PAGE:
Interview, Idividi, Skopje

I think it is only natural that the narrative voice is female, since I am a woman. At the same time, I must confess that I think it is simplistic to write from a masculine point of view: all great narrative models are masculine.:)      (2016-11-08)
Interview, Idividi, Skopje - Doina Ruști

Ivana Vitanovska: Doina Ruști, you are a very famous author, who won a lot of prizes. A lot of people want to read your books on their mother tongue. Now, your book “Lizoanca at the Age of Eleven” has a translation on Macedonian language. How do you feel about every translation of your books on another language?

Doina Ruști: A translation basically represents another book, whose life I almost know nothing about. For the other versions of the novel I relied entirely of the translators. I’ve heard that the German version was highly praised. They changed the title in Spanish. I don’t know if that was for the better or not. And regarding this translation into Macedonian, the translator of the novel, Alexandra Kaitozis, deserves all the credit.

Ivana Vitanovska: In the book, you are writing about an 11 year old girl who is accused that she infected the whole village with syphilis. But, what exactly are you writing for? Maybe about the problems that people suffered in the past or about the secrets, the love, the crime and the values that have been forgotten?

Doina Ruști: We are living reverberating times. The world is falling apart under our eyes. I don’t think there’s anyone who hasn’t noticed this reality. For me, the story of this generic ending starts in a small village where people have lost respect for their fellow humans. Child abuse is nothing but a consequence. At the bottom of this evil we find however concepts innocent in semblance: extreme tolerance and a leniency towards severe actions. When a community chooses to turn the blind eye to minor injustice, the consequences steadily become a symbolic snowball, which amplified then turns into an avalanche.

Ivana Vitanovska: It is a real story. Where did you find out this story? Did someone retell you?

Doina Ruști: The novel Lizoanca is based on a true story, but within it I created a world that only belongs to me.

Ivana Vitanovska: Considering the fact that the story is in the past, do you want to escape in that period or you just retrieved to the real story?

Doina Ruști: My novel is trying to answer the question how did we end up here? That was my intention, at least.

Ivana Vitanovska: In almost every book of yours, the main character is a woman/girl. Why do you always choose to write in female voice? Are we going to read something from you in a male voice?

Doina Ruști: I think it is only natural that the narrative voice is female, since I am a woman. At the same time, I must confess that I think it is simplistic to write from a masculine point of view: all great narrative models are masculine.:)

Ivana Vitanovska: Do your books have any relation to your current situation in your life? Maybe if we read between the lines we can found out about your everyday life or the changes that you are experiencing?

Doina Ruști: There is no book out there that is not connected in some way to the author’s life. As for me, all my books have a part of me imbedded in them. Even the historical ones. In Lizoanca I built a world representing the Romanian village, as I know it, because I was myself born in a village on the Danube River’s shore, not far from Kozlodui. When I was 11, a terrible tragedy struck my family: my father was murdered. This age expanded for me. It now comprises my most atrocious experiences, where childhood and adulthood are interwoven. I never went through anything similar to the experiences my character faces, but I did endure the emotional and moral intensity of a small rural community.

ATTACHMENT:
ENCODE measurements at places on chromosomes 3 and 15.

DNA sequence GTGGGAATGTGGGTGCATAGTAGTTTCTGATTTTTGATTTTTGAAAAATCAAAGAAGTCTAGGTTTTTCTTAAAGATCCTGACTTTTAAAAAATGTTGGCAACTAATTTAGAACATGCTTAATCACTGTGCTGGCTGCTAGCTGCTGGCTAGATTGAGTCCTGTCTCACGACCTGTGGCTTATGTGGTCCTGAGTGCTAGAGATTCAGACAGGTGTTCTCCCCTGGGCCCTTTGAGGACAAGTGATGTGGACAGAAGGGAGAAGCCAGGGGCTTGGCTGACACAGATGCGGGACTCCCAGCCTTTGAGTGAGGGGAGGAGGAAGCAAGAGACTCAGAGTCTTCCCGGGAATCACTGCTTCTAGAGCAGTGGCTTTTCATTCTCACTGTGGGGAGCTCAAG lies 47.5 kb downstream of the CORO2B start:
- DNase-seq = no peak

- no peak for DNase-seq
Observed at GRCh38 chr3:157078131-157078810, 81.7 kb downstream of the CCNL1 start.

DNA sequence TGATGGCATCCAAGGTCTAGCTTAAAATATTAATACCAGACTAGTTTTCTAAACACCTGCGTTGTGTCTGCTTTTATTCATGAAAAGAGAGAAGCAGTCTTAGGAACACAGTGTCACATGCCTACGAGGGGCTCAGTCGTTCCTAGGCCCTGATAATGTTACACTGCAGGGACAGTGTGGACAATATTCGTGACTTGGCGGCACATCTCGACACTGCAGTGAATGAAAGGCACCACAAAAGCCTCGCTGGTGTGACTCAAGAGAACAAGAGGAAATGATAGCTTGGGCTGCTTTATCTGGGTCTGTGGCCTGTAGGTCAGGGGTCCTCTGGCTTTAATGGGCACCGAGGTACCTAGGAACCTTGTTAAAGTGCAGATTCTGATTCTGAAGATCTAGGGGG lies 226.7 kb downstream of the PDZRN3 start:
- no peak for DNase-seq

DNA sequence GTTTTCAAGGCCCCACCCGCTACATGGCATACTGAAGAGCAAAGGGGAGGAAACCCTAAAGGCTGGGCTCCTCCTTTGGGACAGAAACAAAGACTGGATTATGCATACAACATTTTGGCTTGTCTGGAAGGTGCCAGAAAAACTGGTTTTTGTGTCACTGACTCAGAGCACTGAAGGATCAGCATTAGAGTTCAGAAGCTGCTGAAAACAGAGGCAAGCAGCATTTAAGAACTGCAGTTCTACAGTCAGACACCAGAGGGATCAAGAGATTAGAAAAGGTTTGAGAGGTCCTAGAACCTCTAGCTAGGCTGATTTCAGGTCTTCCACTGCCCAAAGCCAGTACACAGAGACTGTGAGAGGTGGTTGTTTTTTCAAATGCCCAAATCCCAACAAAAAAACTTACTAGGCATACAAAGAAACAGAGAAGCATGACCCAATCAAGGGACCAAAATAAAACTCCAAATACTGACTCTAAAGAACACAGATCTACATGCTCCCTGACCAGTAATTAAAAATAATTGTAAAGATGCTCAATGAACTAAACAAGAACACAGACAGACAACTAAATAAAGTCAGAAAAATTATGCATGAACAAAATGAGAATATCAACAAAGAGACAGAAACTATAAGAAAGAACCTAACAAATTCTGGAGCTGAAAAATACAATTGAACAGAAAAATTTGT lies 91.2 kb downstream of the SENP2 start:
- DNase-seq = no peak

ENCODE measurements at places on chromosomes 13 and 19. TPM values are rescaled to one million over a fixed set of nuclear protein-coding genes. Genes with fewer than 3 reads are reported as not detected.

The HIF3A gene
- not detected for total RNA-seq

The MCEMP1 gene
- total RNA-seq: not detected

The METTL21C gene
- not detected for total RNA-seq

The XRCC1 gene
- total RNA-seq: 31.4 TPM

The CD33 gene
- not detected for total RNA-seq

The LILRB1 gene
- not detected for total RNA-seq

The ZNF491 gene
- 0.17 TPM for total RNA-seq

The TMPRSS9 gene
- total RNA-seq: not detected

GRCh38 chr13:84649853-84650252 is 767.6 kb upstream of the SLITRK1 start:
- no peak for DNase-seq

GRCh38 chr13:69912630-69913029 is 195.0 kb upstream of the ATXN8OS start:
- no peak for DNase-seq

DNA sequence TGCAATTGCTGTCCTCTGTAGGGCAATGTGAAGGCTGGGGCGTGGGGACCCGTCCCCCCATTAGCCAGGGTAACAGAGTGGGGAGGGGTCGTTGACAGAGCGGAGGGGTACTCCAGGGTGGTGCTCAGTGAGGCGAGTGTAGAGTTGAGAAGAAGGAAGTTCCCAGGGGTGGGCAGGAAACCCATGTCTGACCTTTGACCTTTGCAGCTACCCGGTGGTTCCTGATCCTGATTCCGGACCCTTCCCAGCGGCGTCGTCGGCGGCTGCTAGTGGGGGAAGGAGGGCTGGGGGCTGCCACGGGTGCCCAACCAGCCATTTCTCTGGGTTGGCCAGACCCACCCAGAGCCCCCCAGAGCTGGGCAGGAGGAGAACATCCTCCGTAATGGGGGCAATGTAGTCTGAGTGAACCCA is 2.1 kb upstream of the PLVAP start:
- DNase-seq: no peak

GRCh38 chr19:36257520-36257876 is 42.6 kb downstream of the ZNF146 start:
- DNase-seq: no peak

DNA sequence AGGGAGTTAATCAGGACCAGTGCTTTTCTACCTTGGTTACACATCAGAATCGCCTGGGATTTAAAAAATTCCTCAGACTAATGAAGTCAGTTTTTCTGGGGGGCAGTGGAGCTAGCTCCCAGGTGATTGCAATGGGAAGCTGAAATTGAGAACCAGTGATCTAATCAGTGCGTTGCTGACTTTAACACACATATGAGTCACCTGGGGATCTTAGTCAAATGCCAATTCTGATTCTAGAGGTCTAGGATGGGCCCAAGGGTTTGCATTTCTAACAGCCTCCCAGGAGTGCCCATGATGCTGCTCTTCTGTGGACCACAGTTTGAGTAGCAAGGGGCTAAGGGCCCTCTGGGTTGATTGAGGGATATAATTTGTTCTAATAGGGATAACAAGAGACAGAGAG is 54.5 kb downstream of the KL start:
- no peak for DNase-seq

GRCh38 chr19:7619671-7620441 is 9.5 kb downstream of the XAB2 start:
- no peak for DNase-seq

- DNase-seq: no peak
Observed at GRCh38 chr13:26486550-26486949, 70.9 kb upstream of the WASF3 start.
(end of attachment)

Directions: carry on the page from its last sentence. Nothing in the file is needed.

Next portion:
Ivana Vitanovska: How do you imagine your ideal reader? Where is he/she coming from and how old is he/she?

Doina Ruști: I am fearful to think of a certain type of reader. I mostly guide myself by the idea that writing is more of a personal game. If it’s a good game, others want to play it. Of course, I want that among them to be people who share the same kind of emotions. But that is the fate of a book anyway: to flock together the birds of a feather.

Ivana Vitanovska: What are you reading at the moment? Who is your favorite author?

Doina Ruști: At the moment I am reading 18th century’s novels, which represent part of the research I’m doing for my next novel, which tells the story of a witch from the Age of Enlightenment, who is equally interested in the modern technology and mysticism.

I love Faulkner’s novels, I would reread at any time with just as great the excitement Celine (Death on credit, in fact), I epically feed on Michel Folco, J.M. Coetzee, Haruki Murakami. I enjoy Mo Yan’s narrative.

Ivana Vitanovska: What do you think about Macedonian literature? Have you read some piece written from a Macedonian author?

Doina Ruști: I am afraid I do not know much of it. In our country Dejan Dukovski is quite famous, as his Powder Keg flourished in the Bucharest theaters.

Ivana Vitanovska: On November 8th the book “Lizoanca at the Age of Eleven” will be presented in Skopje, Macedonia. Tell us something that will make us inquisitive about your book, and will make us to read it.

Doina Ruști: The book is structured on more chapters where various characters recall a certain event back from when they experienced the infamous age of 11 years old. I hope from the bottom of my heart that at the encounter with the readers in Skopje I will hear the stories of real people, disciples of the finest Balkan tradition, who might take advantage of the occasion and share with me their own tales related to this challenging age. Kisses!



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